When I finally got in I was greeted and introduced to my assigned sales associate. She gave me a small tour of the store before asking me if there was anything I was interested in, guiding me to the accessories section after I gave her the expected answer.

I oohed and aahed over the buttery leather of Capucines between our exchanges of small talk.

“[Business] is slowing down a bit but not because of COVID. It is getting colder and people are getting ready for the holidays and are simply less likely to come in.” – E.D


My final stop of the day was to the Chanel store located at 51 Ave. Montaigne. It was late in the afternoon and therefore more calm than it may have been if I had arrived earlier in the day. Or so I had assumed.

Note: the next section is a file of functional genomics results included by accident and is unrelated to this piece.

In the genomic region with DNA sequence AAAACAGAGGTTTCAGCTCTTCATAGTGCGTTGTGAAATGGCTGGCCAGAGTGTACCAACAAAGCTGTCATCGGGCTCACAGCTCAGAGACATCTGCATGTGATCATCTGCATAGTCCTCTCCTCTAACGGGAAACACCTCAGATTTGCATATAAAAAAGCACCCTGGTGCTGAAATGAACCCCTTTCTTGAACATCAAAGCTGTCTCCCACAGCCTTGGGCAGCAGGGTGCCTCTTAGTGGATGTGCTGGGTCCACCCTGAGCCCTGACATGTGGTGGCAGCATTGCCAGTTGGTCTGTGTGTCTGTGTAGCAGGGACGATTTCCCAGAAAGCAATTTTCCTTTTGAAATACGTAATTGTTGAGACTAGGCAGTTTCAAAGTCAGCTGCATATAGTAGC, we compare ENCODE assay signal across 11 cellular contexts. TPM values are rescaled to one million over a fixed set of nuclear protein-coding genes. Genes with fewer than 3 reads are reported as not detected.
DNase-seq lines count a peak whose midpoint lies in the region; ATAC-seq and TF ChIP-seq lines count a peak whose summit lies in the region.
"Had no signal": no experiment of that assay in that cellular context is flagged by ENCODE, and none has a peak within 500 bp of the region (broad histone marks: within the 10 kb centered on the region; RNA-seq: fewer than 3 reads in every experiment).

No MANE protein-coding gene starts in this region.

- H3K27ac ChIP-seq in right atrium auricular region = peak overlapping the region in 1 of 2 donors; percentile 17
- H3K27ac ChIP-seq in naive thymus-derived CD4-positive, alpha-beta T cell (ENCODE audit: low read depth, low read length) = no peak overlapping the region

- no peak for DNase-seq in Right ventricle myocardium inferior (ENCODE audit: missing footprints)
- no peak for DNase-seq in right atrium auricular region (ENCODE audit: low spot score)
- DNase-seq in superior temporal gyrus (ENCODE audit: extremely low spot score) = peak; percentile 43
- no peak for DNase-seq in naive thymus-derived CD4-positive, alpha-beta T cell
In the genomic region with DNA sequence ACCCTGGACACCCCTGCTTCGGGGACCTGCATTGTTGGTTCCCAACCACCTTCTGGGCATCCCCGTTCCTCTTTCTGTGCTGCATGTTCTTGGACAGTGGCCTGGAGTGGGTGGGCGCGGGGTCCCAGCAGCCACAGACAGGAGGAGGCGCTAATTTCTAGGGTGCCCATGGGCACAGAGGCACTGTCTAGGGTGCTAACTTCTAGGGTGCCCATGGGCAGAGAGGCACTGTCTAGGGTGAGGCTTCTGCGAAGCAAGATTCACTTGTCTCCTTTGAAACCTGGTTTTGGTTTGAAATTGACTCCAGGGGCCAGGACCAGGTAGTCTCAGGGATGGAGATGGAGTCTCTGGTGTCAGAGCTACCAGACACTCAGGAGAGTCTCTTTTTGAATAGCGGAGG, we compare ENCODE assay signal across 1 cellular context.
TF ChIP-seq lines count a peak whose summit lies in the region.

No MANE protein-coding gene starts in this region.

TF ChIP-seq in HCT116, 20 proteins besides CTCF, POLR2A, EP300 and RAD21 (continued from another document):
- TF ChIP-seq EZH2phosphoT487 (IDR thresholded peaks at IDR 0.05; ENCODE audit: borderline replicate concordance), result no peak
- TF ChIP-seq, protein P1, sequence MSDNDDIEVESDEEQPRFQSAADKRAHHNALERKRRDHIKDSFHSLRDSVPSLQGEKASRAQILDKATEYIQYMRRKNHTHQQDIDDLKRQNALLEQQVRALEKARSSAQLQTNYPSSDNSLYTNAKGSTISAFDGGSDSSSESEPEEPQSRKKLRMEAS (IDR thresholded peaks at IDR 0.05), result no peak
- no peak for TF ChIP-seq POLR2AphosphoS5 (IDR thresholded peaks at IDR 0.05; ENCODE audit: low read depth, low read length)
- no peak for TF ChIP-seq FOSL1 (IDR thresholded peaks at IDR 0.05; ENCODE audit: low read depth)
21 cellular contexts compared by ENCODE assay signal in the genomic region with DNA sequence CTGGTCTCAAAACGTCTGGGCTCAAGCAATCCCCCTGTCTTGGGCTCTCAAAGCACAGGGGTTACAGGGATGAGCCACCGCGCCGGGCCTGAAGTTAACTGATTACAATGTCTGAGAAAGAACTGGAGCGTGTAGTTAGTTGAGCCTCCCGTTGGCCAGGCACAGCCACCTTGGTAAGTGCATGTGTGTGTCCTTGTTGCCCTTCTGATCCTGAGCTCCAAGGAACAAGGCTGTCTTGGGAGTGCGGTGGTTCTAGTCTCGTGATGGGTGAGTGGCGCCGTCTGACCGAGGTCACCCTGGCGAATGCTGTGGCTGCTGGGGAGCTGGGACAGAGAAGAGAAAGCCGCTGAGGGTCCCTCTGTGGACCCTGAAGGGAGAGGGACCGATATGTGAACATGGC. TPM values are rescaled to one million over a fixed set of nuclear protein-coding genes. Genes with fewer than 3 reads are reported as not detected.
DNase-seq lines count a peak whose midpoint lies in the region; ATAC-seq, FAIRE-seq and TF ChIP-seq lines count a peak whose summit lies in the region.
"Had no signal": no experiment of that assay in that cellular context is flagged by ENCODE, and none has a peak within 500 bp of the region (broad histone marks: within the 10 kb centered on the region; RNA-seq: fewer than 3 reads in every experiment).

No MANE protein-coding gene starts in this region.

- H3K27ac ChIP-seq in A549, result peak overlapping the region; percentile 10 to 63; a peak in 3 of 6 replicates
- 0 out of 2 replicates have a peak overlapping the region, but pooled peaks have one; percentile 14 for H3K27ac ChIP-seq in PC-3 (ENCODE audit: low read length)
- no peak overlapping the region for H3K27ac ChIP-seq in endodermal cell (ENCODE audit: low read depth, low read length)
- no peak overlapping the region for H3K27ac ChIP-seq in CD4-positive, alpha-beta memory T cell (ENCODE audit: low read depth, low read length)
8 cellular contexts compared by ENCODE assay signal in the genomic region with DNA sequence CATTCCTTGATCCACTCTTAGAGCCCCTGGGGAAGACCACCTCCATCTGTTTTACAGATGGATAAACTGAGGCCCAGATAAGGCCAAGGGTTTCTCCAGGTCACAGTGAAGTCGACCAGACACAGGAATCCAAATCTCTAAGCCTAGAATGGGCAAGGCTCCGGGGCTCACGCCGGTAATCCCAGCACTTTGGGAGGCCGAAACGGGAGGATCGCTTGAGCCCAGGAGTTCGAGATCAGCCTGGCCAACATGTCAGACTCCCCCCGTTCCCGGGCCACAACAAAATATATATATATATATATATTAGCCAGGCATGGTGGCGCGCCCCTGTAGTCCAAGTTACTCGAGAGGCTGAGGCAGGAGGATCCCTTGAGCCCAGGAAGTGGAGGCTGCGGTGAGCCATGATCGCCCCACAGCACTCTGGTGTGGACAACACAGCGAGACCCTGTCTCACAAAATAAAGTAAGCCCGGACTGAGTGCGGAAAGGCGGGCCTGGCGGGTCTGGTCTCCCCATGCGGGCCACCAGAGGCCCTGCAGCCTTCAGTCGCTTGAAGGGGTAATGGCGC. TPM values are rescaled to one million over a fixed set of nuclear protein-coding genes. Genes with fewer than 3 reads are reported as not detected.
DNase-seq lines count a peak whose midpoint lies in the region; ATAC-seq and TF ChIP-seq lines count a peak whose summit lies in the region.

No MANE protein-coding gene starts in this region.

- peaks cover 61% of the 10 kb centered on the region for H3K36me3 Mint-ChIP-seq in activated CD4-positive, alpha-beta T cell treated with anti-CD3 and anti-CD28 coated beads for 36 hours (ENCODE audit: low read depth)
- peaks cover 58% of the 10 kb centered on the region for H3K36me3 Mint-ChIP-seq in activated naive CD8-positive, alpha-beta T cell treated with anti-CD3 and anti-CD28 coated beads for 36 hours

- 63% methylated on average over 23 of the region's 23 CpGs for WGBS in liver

When the doorman motioned for me to enter the building I approached with one goal in mind: to find my future Christmas gift. I stepped in and was instantly confronted with a sales rep standing ready with a bottle of spray sanitizer that she generously applied to my open hands. I proceeded to drift between the departments; once needing to slink by a group of associates casually chatting in French. Unlike the other boutiques I had entered, I was now the only customer in sight. The whole place felt a bit silent and somber without the usual hoard of fashion-obsessed onlookers wanting to analyze the shade range of this seasons’ boy bags and classic flaps.

51 Avenue Montaigne